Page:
As people deal with themselves, a question they find themselves confronted with is how they are being perceived by others.
It’s a natural question, one we regularly use beneficially. Receiving recognition, feedback, evaluation all serve us in assessing our relationship with others and our environment. They are ways we use to decide if we want to change something and if so what and how.
The more we look out for them, the more ways we’ll find appearing. Athletes participating in competitions. Researchers seeking to publish in peer review journals. Friends and colleagues updating their news feeds on LinkedIn and waiting for reactions.
From a group’s perspective, it’s all about status and belonging.
From an individual’s perspective, it’s also all about existing and identity.
She starts by showing both perspectives and questioning if others can really know her, and yet have ideas about her.
Ideas leading to judgments.
A stream of observations that feels like interpretations to her.
They generate doubt. They question what it is the other might want.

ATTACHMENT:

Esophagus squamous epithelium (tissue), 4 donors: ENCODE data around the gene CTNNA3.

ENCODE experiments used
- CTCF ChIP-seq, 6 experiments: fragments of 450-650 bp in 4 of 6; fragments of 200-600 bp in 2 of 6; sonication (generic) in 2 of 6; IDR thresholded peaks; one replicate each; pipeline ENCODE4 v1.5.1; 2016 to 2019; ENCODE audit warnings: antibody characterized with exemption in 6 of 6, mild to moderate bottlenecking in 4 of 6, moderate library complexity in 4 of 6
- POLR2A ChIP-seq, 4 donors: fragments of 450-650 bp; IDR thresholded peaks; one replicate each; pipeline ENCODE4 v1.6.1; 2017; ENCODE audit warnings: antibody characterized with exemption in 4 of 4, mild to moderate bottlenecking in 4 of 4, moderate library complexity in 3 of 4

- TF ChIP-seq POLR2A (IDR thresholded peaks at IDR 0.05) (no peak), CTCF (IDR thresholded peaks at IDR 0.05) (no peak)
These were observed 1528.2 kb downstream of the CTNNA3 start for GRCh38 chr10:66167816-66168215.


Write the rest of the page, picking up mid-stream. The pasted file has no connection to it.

Making sense of them, possible conclusions pop up.
Opening the door to an assessment of self-worth.
Having described this journey, she ends with
“Or is your opinion of me
Not my responsibility?”
Leaving me with the same question that existed at the beginning. How much can one contribute to someone else’s opinion and how much of it do we have to let go as we don’t own it?
It’s a question everyone finds his or her answer to. One that depends on the existing relationship. And one that is influenced by our respective histories. It’s a search for an equilibrium between how much to value someone else’s perspective and how much we value how we see ourselves.
There is no one answer. However, we do generalize it whenever we relate to groups and stereotypes.
The real challenge in this process is how much we fear to hear the truth about ourselves.
Not the one others share, but the one we don’t ask them about. It would require us to leave our interpretation of the situation aside. Knowing how others perceive us is a threat to the identity we’ve given ourselves.
PS. much gratitude to Andy for sharing the lyrics with me during one of our wonderful conversations.